A new ‘Renaissance’ for the European Union was ushered in after the European elections in May 2019 and after the Von der Leyen Commission took office in November 2019. We are building on the unprecedented achievements of these first two years, during which we suffered the most serious crisis in the Union’s history, the Covid-19 pandemic. These achievements were deservedly acknowledged in the State of the Union address last September, demonstrating an unprecedented commitment to unity, innovation, timeliness and effective actions, combined with a stronger vision of the EU’s role and its future, both in terms of the strategic autonomy target and the determination to play a leading role in the climate and energy transition process, which is now well under way. The response to the pandemic crisis and the unquestionable success of the vaccination campaign throughout the continent, including a more substantial commitment towards other world regions than others; the Recovery and Resilience Strategy and the instruments deployed in record time for the vast majority of Member States and reflected in approved and operational plans, are undeniable successes.
But a number of thorny issues are emerging, which risk hampering, if not jeopardising, the ‘Renaissance’ process underway.
First of all, the political scenario. The difficult coalition talks to form a new government in Germany after the end of the long-running and stabilising Merkel era; France’s presidential election campaign and related uncertainties; political instability gripping a growing number of Central and Eastern European countries, from Romania to Bulgaria, from Austria to the Czech Republic, culminating in the Hungarian elections of April 2022; the new election for the EU Parliament’s President at the beginning of next year – with growing tension among the political groups and also within certain groups; potential friction over the renewal of the European Council President’s mandate in May 2022. Additional difficulties may arise both with regard to the minority government in Spain and to the situation in Italy, the first significant indicators of which are already emerging, also in connection with the forthcoming expiration of the term of office of the President of the Republic. All these factors weaken the stability of the political scene and will in any event cause the “isolation” of the European Commission. Consequently, agreements on major political items on the European agenda are bound to increase in complexity and are likely to be postponed. This is not good news.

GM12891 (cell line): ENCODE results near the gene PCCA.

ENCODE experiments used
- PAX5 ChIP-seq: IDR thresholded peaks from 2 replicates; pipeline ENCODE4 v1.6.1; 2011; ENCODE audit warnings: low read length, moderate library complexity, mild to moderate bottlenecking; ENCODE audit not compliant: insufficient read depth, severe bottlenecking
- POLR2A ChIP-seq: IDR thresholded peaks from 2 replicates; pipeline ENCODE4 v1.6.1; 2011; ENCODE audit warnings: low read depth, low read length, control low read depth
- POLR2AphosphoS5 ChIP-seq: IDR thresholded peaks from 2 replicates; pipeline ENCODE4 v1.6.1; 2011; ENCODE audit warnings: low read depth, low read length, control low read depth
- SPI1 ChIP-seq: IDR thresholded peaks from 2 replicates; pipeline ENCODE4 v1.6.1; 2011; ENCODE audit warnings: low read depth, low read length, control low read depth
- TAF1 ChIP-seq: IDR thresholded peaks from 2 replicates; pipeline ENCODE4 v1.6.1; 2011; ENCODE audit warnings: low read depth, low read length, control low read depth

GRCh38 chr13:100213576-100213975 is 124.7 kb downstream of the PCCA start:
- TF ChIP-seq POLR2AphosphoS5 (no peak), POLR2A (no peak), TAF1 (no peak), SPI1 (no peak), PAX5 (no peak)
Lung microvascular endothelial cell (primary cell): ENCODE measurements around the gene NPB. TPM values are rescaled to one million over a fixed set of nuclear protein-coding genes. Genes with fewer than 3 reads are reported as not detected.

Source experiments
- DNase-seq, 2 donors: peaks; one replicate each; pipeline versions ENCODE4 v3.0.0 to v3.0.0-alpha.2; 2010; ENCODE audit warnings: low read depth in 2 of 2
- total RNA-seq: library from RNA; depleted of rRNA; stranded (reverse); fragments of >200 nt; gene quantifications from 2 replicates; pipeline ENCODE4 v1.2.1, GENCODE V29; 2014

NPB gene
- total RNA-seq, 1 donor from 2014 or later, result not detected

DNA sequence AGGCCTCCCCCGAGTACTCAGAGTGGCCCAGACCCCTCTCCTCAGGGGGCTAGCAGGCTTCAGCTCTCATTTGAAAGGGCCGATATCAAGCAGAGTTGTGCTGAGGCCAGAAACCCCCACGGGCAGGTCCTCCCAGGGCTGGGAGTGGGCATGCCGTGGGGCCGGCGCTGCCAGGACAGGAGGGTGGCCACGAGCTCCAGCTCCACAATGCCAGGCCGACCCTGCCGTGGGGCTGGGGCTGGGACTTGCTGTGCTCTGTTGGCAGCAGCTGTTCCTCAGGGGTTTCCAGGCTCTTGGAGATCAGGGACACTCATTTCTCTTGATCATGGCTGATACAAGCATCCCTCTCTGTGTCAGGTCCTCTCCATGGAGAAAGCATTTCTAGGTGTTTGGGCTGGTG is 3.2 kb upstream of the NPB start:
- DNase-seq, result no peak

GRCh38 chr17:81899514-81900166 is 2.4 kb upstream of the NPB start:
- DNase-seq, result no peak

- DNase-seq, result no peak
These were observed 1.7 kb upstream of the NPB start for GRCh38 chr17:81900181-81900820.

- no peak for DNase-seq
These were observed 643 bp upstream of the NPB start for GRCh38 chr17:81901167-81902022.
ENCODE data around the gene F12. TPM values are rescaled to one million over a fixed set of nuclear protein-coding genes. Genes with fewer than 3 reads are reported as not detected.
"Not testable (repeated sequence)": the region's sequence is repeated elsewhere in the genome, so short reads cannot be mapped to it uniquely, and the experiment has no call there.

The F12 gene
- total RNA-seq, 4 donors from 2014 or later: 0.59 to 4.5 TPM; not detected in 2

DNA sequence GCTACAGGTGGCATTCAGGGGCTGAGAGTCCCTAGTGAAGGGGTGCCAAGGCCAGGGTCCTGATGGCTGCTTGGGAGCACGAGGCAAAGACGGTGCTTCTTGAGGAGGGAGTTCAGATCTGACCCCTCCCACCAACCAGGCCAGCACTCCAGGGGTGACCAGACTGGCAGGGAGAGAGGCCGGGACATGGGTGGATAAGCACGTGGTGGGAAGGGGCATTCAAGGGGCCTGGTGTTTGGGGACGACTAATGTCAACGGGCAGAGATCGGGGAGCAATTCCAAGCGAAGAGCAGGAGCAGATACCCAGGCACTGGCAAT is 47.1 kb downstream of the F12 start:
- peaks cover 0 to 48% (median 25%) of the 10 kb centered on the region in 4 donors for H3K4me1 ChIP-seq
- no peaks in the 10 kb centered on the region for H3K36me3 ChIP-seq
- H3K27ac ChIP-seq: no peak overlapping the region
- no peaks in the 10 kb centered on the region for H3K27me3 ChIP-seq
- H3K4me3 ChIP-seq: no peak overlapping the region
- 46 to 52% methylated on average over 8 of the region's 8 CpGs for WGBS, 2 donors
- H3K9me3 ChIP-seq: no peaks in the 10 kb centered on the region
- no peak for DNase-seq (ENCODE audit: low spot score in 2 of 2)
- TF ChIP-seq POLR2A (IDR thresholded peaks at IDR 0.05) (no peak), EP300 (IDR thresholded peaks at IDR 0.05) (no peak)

Secondly, the escalating crisis surrounding the cornerstone of the edifice of European integration as a whole, namely the rule of law and the primacy of European law over national law. The explosive case of Poland, constituting a possible, but in my view unlikely, #Polexit, adds fuel to the fire, both in the case of Poland and of Hungary. After the observations of the German Constitutional Court, including some recent ones, the rift is growing fast and is being resonated not only by sovereignist movements throughout Europe, but also by important leaders such as Michel Barnier (on immigration issues) as well as by a number of governments of central European states. Significantly, the Slovenian government, which holds the six-month rotating presidency, likewise voiced highly problematic stances that are, in fact, aligned with countries advocating the supremacy of national law. In my opinion, this line of conflict is bound to gain momentum, with political divisions entailing alarming consequences.
Indeed, the reductionist interpretation of the role of the Union, which for many states amounts to an ‘à la carte’ Europe, is gaining ground:
i.e. I pay when it suits me, I take whatever I need and more, I apply the common rules that suit me according to opportunities and situations, but I invariably clamp down on efforts to move forward and strengthen common action, using every available option granted by unanimous voting in the Council. Be it social policies, foreign policy, sanctions on Russia, migration issues, banking union or tax policies. If the values and principles underpinning the Union and enshrined in the Treaties cease to constitute the shared foundation, and if national sovereignty is erected as a barrier in the face of policies deemed relevant to respective national debates, the edifice may start to collapse.